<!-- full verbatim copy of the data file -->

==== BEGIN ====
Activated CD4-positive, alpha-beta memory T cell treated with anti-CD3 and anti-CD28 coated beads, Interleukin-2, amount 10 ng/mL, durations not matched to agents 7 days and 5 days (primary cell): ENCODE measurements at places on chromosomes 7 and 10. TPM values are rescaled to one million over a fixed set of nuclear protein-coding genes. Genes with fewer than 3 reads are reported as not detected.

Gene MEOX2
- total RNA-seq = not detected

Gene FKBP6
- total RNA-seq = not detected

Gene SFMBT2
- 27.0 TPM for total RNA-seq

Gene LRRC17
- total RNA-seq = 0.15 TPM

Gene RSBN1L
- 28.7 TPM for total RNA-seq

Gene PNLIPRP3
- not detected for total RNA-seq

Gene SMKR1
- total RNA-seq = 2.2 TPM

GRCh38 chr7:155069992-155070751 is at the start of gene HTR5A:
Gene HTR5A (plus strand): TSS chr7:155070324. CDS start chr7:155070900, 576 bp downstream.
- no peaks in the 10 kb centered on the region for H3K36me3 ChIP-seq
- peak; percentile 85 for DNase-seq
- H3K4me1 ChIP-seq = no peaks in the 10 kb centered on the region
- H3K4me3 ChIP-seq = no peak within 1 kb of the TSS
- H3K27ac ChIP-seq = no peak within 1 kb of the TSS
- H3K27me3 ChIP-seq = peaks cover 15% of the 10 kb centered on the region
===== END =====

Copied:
Activated CD4-positive, alpha-beta memory T cell treated with anti-CD3 and anti-CD28 coated beads, Interleukin-2, amount 10 ng/mL, durations not matched to agents 7 days and 5 days (primary cell): ENCODE measurements at places on chromosomes 7 and 10. TPM values are rescaled to one million over a fixed set of nuclear protein-coding genes. Genes with fewer than 3 reads are reported as not detected.

Gene MEOX2
- total RNA-seq = not detected

Gene FKBP6
- total RNA-seq = not detected

Gene SFMBT2
- 27.0 TPM for total RNA-seq

Gene LRRC17
- total RNA-seq = 0.15 TPM

Gene RSBN1L
- 28.7 TPM for total RNA-seq

Gene PNLIPRP3
- not detected for total RNA-seq

Gene SMKR1
- total RNA-seq = 2.2 TPM

GRCh38 chr7:155069992-155070751 is at the start of gene HTR5A:
Gene HTR5A (plus strand): TSS chr7:155070324. CDS start chr7:155070900, 576 bp downstream.
- no peaks in the 10 kb centered on the region for H3K36me3 ChIP-seq
- peak; percentile 85 for DNase-seq
- H3K4me1 ChIP-seq = no peaks in the 10 kb centered on the region
- H3K4me3 ChIP-seq = no peak within 1 kb of the TSS
- H3K27ac ChIP-seq = no peak within 1 kb of the TSS
- H3K27me3 ChIP-seq = peaks cover 15% of the 10 kb centered on the region